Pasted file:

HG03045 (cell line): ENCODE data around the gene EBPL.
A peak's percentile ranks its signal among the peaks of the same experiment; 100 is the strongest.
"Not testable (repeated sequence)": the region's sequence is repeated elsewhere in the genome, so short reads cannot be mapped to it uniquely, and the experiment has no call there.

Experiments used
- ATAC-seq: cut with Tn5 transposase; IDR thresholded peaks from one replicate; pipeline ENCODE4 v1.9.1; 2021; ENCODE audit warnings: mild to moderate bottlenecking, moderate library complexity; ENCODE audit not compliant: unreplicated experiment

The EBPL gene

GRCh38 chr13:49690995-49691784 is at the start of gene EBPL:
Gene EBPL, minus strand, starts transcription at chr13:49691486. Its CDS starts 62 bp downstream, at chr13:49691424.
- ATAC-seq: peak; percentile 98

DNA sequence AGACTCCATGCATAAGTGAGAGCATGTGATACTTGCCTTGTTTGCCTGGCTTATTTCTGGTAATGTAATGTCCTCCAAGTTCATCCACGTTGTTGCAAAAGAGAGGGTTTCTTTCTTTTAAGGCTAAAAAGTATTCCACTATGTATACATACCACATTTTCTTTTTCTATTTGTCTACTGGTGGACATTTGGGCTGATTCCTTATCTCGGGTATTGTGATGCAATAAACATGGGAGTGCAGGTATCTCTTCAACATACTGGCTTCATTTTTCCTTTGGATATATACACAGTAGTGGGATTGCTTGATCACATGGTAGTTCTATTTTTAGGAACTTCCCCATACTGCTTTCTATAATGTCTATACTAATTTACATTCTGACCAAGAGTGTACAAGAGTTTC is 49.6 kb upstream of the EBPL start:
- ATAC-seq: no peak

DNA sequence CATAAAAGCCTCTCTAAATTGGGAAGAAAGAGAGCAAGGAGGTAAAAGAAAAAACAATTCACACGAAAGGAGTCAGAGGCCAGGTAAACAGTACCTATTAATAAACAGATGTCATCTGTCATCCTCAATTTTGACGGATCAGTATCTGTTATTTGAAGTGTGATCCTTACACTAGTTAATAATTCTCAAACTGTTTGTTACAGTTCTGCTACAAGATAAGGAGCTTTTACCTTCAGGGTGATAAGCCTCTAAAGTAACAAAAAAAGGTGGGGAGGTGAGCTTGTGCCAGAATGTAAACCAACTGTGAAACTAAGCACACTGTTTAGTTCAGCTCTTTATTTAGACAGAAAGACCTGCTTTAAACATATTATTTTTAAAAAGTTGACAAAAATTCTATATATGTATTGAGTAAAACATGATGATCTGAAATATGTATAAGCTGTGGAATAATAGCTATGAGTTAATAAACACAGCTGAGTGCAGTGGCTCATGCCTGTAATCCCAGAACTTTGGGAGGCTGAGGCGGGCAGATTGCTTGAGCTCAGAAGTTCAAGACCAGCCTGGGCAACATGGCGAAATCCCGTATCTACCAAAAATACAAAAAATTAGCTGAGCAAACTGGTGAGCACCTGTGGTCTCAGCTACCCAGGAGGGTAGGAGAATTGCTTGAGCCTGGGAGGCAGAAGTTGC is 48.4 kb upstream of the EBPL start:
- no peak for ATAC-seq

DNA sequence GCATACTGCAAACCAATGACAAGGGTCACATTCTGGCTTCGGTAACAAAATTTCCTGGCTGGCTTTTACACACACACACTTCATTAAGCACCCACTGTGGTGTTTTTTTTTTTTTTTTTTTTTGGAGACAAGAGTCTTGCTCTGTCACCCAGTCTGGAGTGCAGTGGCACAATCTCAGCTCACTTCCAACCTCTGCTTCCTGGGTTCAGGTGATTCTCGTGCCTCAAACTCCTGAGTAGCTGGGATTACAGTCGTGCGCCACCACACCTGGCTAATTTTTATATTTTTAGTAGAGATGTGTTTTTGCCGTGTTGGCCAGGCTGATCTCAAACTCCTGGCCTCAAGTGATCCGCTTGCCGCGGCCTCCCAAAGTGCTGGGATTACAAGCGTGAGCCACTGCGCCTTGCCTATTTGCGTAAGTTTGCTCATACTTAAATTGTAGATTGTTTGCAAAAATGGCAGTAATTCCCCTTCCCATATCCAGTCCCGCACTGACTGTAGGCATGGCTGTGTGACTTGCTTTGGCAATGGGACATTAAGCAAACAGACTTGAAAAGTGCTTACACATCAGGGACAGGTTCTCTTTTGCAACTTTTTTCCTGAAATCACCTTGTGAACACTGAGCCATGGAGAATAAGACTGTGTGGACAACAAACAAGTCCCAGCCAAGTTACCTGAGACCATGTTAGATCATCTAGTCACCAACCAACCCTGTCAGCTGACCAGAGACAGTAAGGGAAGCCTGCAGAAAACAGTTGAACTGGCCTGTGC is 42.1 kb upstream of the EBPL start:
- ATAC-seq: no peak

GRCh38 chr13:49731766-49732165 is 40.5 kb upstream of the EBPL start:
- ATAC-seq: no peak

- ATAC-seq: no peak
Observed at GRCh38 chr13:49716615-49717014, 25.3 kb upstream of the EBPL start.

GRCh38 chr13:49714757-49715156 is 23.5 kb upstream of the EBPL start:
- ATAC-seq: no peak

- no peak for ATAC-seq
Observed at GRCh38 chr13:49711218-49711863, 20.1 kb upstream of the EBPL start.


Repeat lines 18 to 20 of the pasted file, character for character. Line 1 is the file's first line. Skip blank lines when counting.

- ATAC-seq: no peak
Observed at GRCh38 chr13:49716615-49717014, 25.3 kb upstream of the EBPL start.

GRCh38 chr13:49714757-49715156 is 23.5 kb upstream of the EBPL start: